Condos or con-don’ts?
Concerns voiced over city developments

By Andrea Fencl - Enterprise Staff

March 9, 2017

 The former Fong’s Garden restaurant on the corner of East Wisconsin Avenue and Main Street.
Andrea Fencl/ Enterprise Staff

OCONOMOWOC — Regarding the continual transformations in downtown Oconomowoc, many residents have voiced their concerns about the future appearance and infrastructure of the area.

“The City Planning Commission really needs to get it together and think of the city’s aesthetic as a whole. There’s no need for more eyesore condos downtown,” Jacob Strunk said.

Among the updates, Spinnakers Restaurant and Bar went out of business in mid-February of 2016 and plans for the site of the restaurant include a 21-unit condominium building.

Many people expressed concerns about the condominium developments downtown.

“I hate it,” Lisa Birren, resident for eight years, said. “I just feel like it takes up too much space, that new condo they just put up, the Gateway Apartments. There’s more people and it feels like it’s becoming overpopulated.”

 Storefronts located on East Wisconsin Avenue in Oconomowoc.
Andrea Fencl/ Enterprise Staff

There were also individuals who didn’t mind the condominiums.

“I like that they’re building the condos,” Jessica Hanon, resident for four years, said. “I wouldn’t build too many of them but some are good.”

“I just saw that they were going to be knocking down Spinnakers to put up a new condo complex,” Jack Birren, husband of Lisa Birren and also a resident for eight years, said. “The only thing I like about that, that I saw, was that the restaurants they were trying to tie in with the veterans’ affairs, but I just read it quickly.”

The proposed structure for the old Spinnakers location includes a new restaurant and a space for the American Legion Post 91. A sale has yet to be finalized for the purchase of the old Spinnakers building.

“My son goes to school at Nature Hill, the schools are already so overflowing they don’t have enough space there. They just passed that referendum for millions of dollars,” Lisa Birren said. “We already don’t have enough room for kids here and they’re just building it up bigger.”

 The Oconomowoc Community Center, 220 W. Wisconsin Ave., near City Beach.
Andrea Fencl/ Enterprise Staff

Another update to the Oconomowoc area affects the school system following the approval of a $54.9 million referendum in November 2016. The money is for facilities projects and the expenses associated with building a new Meadow View Elementary School on Highway P, a mile south of the current Meadow View Elementary. The construction for the new elementary school is set to begin in July.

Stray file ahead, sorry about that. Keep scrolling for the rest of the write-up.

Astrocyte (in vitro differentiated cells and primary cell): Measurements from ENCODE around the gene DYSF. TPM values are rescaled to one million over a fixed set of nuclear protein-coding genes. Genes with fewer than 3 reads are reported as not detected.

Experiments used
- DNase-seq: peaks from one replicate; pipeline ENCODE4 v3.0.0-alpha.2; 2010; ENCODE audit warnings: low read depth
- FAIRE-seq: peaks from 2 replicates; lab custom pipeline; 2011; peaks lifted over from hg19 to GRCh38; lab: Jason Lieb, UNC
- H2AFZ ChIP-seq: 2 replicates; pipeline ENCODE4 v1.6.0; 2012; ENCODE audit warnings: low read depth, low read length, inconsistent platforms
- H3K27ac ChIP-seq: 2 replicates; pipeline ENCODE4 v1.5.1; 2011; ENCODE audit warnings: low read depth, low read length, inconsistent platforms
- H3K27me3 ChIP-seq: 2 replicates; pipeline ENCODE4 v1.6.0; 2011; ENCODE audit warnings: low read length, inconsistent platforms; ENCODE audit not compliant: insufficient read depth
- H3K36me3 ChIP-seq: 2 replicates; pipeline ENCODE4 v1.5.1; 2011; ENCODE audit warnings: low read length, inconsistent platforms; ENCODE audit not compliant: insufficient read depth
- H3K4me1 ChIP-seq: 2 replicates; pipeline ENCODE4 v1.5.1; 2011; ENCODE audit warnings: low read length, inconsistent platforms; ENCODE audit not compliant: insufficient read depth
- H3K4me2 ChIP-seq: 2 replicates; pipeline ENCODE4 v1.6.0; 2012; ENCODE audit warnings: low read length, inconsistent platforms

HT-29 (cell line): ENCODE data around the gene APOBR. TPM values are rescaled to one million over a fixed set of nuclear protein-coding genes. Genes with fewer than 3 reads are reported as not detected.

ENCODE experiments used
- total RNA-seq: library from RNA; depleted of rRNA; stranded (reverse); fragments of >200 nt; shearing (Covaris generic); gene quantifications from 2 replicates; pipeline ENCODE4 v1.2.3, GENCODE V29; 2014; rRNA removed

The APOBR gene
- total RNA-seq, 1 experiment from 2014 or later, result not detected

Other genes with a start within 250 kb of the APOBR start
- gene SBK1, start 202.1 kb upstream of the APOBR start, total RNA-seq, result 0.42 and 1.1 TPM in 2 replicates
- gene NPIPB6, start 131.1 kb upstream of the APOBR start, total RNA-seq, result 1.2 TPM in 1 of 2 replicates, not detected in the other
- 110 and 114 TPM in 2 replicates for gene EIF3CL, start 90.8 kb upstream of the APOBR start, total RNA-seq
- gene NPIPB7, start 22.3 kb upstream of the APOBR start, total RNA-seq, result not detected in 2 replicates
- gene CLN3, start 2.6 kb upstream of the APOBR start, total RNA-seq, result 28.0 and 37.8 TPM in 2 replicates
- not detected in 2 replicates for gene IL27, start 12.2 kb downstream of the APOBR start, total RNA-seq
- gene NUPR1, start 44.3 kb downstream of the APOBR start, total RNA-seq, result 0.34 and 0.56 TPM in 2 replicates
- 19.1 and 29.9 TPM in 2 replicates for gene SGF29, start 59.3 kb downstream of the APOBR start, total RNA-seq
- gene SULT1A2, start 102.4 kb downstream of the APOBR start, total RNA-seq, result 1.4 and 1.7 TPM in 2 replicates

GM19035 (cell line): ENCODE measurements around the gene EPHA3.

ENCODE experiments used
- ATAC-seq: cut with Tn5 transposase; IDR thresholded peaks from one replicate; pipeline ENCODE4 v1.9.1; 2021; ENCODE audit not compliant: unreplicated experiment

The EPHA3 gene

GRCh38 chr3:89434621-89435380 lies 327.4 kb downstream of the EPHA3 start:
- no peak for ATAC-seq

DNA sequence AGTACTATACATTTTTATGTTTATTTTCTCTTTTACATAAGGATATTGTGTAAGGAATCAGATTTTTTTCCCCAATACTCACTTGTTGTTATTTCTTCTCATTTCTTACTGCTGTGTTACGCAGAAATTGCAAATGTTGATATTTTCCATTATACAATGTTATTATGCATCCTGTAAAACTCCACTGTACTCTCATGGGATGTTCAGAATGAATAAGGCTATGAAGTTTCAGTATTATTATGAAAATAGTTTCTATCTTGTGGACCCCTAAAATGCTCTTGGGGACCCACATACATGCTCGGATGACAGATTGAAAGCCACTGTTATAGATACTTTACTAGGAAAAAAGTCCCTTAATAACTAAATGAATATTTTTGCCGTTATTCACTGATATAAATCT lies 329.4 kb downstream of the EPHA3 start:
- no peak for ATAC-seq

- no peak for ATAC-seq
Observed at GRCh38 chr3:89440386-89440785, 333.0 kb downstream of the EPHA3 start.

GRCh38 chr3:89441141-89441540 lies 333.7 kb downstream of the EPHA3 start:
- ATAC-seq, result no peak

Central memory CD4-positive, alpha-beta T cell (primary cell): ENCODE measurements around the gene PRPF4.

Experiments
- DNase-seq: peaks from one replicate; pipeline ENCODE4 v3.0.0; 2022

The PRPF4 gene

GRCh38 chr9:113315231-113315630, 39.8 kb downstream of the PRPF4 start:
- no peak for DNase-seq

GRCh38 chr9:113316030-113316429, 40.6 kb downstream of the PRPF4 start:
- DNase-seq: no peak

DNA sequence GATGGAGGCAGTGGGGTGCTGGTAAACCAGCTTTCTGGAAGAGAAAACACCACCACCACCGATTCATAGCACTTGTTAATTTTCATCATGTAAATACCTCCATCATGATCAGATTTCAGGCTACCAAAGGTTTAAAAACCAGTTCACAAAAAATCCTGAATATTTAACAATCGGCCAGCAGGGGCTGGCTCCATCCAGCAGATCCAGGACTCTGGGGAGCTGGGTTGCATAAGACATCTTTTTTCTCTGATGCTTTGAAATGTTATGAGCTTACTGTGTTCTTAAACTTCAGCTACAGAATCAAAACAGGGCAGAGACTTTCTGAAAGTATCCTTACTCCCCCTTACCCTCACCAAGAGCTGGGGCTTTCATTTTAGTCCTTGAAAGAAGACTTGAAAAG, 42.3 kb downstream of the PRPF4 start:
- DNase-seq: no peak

Another proposed change to the downtown landscape involves the Fowler Lake Waterfront Project.

“I wish that there was more waterfront restaurants,” Ben Gerds, resident of 13 years, said. “I wish there was more entertainment venues right on the waterfront.”

Village Green project timeline

A three-section project, the first involves improvements to Village Green and the demolition of the old Fong’s Garden restaurant, 109 N. Main St., which may begin as soon as April. The second section involves the boardwalk and dock area behind City Hall and the third involves the boat launch and park.

The results of the contractor bids for the project may be presented to the Common Council during the March 21 meeting.

Other suggestions from residents included replacing the old Sentry building, 630 E. Wisconsin Ave., and to replace Kmart, 1450 Summit Ave., with a Meijer’s, Target or even an aquatic center.

“The Olympia site is underutilized,” Juliet Steitzer said. “What about a public/private partnership to redevelop the ski hill (or) make an indoor sports facility?”

Steitzer also said that she has always wanted a public pool, but such pools are expensive and haven’t historically had support.

“(The) Sentry site might be a good location for a movie theater,” Steitzer said. “My son (suggests) an indoor/outdoor skate park.”

Hanon said there were a lot of chain restaurants and she would like to see more local, farm-to-table types. She also wants to see some stores and boutiques that are targeted at a younger audience.

“I wish there was a Lego store,” said Tyler Gerds, son of Ben Gerds.

Mayor David Nold said he welcomes everyone’s opinions.

“Everybody is going to have an opinion and that’s great,” Nold said. “We’re doing what we feel is best for the community.”

Nold added that businesses want more people downtown and the city will continue to ensure that developers are following guidelines.

Whether it’s a condominium, or an indoor sports facility, in the words of Jack Birren, “Things are going to happen.”